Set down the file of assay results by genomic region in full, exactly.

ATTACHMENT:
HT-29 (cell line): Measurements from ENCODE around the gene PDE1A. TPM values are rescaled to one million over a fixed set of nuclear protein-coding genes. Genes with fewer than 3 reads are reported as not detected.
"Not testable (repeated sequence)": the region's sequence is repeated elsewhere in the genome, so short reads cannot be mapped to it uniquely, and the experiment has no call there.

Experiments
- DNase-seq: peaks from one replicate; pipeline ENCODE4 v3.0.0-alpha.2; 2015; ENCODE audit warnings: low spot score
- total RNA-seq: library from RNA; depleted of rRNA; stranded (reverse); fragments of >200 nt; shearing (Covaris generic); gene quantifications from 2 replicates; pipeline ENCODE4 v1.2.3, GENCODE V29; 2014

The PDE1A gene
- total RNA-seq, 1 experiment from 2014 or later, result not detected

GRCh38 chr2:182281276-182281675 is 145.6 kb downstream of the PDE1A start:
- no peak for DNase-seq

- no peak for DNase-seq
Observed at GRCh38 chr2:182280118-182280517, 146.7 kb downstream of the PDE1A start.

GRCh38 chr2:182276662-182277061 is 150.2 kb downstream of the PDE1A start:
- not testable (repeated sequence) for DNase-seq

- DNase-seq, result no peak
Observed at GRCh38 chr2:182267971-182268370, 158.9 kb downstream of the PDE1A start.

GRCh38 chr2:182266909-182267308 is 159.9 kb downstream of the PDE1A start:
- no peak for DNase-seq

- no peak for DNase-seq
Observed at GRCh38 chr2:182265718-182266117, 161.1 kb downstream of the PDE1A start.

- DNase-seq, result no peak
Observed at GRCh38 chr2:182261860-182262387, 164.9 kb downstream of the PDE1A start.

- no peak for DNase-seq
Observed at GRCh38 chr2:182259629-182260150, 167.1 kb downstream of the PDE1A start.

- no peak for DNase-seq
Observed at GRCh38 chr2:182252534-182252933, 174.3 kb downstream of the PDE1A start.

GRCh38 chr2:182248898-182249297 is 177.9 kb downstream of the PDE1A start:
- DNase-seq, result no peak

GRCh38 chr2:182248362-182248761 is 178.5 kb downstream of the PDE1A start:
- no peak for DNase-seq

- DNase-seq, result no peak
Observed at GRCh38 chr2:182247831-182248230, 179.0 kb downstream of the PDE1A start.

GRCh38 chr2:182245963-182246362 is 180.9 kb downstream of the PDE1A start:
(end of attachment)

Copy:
HT-29 (cell line): Measurements from ENCODE around the gene PDE1A. TPM values are rescaled to one million over a fixed set of nuclear protein-coding genes. Genes with fewer than 3 reads are reported as not detected.
"Not testable (repeated sequence)": the region's sequence is repeated elsewhere in the genome, so short reads cannot be mapped to it uniquely, and the experiment has no call there.

Experiments
- DNase-seq: peaks from one replicate; pipeline ENCODE4 v3.0.0-alpha.2; 2015; ENCODE audit warnings: low spot score
- total RNA-seq: library from RNA; depleted of rRNA; stranded (reverse); fragments of >200 nt; shearing (Covaris generic); gene quantifications from 2 replicates; pipeline ENCODE4 v1.2.3, GENCODE V29; 2014

The PDE1A gene
- total RNA-seq, 1 experiment from 2014 or later, result not detected

GRCh38 chr2:182281276-182281675 is 145.6 kb downstream of the PDE1A start:
- no peak for DNase-seq

- no peak for DNase-seq
Observed at GRCh38 chr2:182280118-182280517, 146.7 kb downstream of the PDE1A start.

GRCh38 chr2:182276662-182277061 is 150.2 kb downstream of the PDE1A start:
- not testable (repeated sequence) for DNase-seq

- DNase-seq, result no peak
Observed at GRCh38 chr2:182267971-182268370, 158.9 kb downstream of the PDE1A start.

GRCh38 chr2:182266909-182267308 is 159.9 kb downstream of the PDE1A start:
- no peak for DNase-seq

- no peak for DNase-seq
Observed at GRCh38 chr2:182265718-182266117, 161.1 kb downstream of the PDE1A start.

- DNase-seq, result no peak
Observed at GRCh38 chr2:182261860-182262387, 164.9 kb downstream of the PDE1A start.

- no peak for DNase-seq
Observed at GRCh38 chr2:182259629-182260150, 167.1 kb downstream of the PDE1A start.

- no peak for DNase-seq
Observed at GRCh38 chr2:182252534-182252933, 174.3 kb downstream of the PDE1A start.

GRCh38 chr2:182248898-182249297 is 177.9 kb downstream of the PDE1A start:
- DNase-seq, result no peak

GRCh38 chr2:182248362-182248761 is 178.5 kb downstream of the PDE1A start:
- no peak for DNase-seq

- DNase-seq, result no peak
Observed at GRCh38 chr2:182247831-182248230, 179.0 kb downstream of the PDE1A start.

GRCh38 chr2:182245963-182246362 is 180.9 kb downstream of the PDE1A start: